Davy Jones (1945-2012)
When I was 12, in my daydreams, I was Ann Moses, the editor of Tiger Beat, my fave teen magazine that featured stories and photos of bands and actors. She always wore groovy clothes, white or light pink lipstick and had bright red hair. She talked to Davy Jones and Micky Dolenz on the phone. Bobby Sherman called her “babe.” She was cool.
My reality at age 12 was I went to church camp for a week in early summer. I was awkward, sweaty and about as far from my definition of cool as you could get. Plus, I was homesick.
On Wednesday evening of that week, I waited in line at the phone booth to call home. The counselors told us to keep the calls short because a lot of people were waiting. When it was finally my turn, I made the collect call and my mom had news.
She and her friend Frances, who was also my friend Jean’s mother, had bought tickets for Jean and me to see The Monkees – Mike Nesmith, Peter Tork, Davy Jones and my fave, Micky Dolenz – on July 11, 1967. Two young women, one of whom worked with Frances, had agreed to take Jean and me to see the band at what was then the Charlotte Coliseum. I started screaming into the phone, and my camp counselor later told me that she thought someone in my family had died.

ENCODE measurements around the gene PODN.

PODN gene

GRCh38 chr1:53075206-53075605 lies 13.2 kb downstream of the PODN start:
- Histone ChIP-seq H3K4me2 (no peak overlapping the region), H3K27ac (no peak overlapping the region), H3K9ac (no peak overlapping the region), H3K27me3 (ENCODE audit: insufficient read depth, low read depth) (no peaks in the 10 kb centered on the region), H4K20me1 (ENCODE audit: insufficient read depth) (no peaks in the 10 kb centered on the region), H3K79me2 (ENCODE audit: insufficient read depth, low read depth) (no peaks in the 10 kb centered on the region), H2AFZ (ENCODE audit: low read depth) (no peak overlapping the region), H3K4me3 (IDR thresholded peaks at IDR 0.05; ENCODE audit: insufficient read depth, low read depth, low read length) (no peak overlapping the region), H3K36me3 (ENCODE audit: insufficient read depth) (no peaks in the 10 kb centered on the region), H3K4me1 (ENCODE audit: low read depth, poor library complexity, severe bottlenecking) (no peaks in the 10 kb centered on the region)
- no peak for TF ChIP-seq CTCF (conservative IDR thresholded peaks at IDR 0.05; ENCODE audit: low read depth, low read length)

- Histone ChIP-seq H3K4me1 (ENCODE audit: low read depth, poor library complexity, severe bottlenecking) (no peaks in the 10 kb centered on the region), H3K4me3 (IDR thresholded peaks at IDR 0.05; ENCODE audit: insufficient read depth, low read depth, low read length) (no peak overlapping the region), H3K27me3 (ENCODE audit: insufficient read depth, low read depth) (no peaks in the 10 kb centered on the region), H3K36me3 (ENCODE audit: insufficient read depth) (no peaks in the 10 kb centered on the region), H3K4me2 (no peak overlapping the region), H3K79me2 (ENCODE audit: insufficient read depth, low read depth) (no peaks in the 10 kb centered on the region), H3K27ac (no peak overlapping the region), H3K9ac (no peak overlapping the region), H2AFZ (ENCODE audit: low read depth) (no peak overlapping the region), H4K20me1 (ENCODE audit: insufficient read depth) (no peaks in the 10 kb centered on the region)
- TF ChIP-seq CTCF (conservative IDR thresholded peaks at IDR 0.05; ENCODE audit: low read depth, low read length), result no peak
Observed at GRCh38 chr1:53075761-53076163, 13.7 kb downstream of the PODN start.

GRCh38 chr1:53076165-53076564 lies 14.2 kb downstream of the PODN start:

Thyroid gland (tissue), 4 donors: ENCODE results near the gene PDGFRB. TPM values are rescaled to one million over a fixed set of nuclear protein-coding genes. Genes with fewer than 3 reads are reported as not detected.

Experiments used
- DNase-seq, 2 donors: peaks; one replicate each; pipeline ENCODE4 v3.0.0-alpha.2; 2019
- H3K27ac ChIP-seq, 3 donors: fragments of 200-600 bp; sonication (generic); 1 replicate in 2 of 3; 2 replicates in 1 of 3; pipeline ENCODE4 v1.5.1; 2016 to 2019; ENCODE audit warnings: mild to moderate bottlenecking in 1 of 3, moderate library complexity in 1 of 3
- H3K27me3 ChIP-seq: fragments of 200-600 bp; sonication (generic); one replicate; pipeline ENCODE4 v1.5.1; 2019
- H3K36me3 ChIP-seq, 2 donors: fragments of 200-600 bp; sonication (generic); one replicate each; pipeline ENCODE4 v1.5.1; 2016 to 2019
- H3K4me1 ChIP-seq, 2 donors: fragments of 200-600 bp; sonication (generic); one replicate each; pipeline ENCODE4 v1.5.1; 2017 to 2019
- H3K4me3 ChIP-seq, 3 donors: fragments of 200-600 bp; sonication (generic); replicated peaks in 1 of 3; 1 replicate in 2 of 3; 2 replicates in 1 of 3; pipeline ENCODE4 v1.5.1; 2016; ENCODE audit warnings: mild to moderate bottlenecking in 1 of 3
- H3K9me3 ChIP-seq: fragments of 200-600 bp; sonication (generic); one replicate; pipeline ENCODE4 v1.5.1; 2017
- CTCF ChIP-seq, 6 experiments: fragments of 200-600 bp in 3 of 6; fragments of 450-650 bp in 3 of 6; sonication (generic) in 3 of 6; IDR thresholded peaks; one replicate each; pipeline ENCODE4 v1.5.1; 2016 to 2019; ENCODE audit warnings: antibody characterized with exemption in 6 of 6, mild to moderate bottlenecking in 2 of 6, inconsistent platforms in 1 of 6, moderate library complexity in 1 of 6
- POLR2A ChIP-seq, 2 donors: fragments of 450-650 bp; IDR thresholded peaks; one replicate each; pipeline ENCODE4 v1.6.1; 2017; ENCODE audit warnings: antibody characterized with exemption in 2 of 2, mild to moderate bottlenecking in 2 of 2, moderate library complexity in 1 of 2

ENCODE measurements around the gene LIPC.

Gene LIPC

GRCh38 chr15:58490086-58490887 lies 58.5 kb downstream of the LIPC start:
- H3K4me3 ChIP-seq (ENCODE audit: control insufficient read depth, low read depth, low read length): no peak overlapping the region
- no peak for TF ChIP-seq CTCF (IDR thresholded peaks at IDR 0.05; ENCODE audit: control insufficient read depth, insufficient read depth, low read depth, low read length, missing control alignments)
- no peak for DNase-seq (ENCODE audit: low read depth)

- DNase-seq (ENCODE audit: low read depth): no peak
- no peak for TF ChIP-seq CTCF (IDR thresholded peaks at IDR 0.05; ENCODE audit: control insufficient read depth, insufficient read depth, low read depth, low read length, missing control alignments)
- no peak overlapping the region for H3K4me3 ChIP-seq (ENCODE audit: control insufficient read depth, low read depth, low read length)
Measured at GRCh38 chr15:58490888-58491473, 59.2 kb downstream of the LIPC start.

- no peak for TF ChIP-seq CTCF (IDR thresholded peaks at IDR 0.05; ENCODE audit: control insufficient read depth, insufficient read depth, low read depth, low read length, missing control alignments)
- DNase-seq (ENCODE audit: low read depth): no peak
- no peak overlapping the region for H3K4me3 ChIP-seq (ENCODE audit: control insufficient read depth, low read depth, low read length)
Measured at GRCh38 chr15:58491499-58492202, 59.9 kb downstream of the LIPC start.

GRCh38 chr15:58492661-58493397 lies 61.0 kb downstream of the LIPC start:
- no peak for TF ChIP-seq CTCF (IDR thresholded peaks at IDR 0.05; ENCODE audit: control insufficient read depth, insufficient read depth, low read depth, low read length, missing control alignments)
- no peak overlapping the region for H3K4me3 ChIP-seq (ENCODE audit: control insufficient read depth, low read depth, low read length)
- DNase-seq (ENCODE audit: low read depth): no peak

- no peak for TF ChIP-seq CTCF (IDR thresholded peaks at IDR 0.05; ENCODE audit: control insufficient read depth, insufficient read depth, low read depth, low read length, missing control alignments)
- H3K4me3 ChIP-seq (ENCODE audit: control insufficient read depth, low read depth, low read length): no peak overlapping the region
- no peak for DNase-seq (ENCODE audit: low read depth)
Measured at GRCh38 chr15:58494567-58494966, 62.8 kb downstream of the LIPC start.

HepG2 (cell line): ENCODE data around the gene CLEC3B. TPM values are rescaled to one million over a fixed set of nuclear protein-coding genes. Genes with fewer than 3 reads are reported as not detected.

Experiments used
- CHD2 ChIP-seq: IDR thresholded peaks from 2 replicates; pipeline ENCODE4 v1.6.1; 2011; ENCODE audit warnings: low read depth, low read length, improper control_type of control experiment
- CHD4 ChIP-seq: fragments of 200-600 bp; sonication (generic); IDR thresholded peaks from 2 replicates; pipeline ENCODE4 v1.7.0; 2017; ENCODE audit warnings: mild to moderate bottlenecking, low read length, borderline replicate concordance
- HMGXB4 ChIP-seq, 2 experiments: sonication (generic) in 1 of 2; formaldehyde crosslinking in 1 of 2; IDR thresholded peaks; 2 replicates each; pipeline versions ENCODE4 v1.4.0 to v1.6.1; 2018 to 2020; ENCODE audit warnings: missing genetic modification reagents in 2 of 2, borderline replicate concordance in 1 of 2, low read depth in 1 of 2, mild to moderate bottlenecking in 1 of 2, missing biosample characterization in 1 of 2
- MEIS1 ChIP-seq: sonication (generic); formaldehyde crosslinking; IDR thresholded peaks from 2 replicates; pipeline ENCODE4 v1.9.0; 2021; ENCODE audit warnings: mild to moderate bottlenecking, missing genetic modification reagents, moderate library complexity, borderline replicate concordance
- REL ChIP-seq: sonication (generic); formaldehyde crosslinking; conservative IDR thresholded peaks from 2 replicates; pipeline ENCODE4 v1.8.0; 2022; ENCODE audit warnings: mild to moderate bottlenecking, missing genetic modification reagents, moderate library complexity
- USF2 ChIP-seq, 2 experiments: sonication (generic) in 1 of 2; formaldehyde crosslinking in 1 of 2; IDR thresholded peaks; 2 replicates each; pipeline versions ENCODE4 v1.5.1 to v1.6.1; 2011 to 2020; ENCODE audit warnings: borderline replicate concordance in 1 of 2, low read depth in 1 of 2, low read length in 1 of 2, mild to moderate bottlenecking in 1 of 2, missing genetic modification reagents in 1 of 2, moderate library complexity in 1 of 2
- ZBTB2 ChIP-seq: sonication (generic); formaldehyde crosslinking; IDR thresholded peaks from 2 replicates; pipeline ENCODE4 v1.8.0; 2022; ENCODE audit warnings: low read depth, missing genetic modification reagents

The indignities of camp life receded as I anticipated seeing Micky in person. I was first and foremost a fan of The Beatles. But The Monkees antics and songs on their weekly television show had made a fan out of me.
When I got home from camp, my mom and I went shopping as the concert was coming right up. I picked out a blue sleeveless jumper, which I never wore again, although it hung in my closet for years.
At the show, I remember we were up near the top of the coliseum, to the left of the stage. The screaming was unbelievable.
I have to admit something. I don’t remember the opening act. Local lore has it that Jimi Hendrix was booed off the stage but I really don’t remember. I was there to see Micky. So sue me.
I can’t tell you what songs they played. I cried even though I wanted to be cool like Ann
Moses. After the show, Joan and her friend hustled us out, but instead of going straight home they maneuvered the car around the coliseum parking lot and managed to get behind the bus – yes, the bus carrying the band. We followed the bus across Charlotte to Morehead Street and the Red Carpet Inn. Sadly, they didn’t stop – I doubt we could have gotten into the hotel, but who knows? Still it was fun to report back to our friends that we followed the bus.
In the midst of all this Monkeemania, Charlotte Observer Columnist Kays Gary got a brilliant idea to raise money for Holy Angels in Belmont NC, a program of the Sisters of Mercy that helps children with disabilities. He hustled to the hotel, retrieved the sheets the guys slept on and had them cut into one-inch squares. The pillowcases were left intact. If you sent a dollar and a stamped, self-addressed envelope, you got a square. I still have my square – in the luck of the draw I got a piece of the sheet Micky slept on. Sigh. I think the pillowcases were raffled off separately.
After that first concert experience, I saw many shows at the coliseum on Independence Boulevard: Chicago, The Rolling Stones (with Stevie Wonder opening), Elvis, Bob Dylan and the Band, Eric Clapton, Santana, Billy Joel, Marshall Tucker, The Kinks, Jimmy Buffett, Tina Turner (with surprise guest, Mick Jagger), Willie Nelson.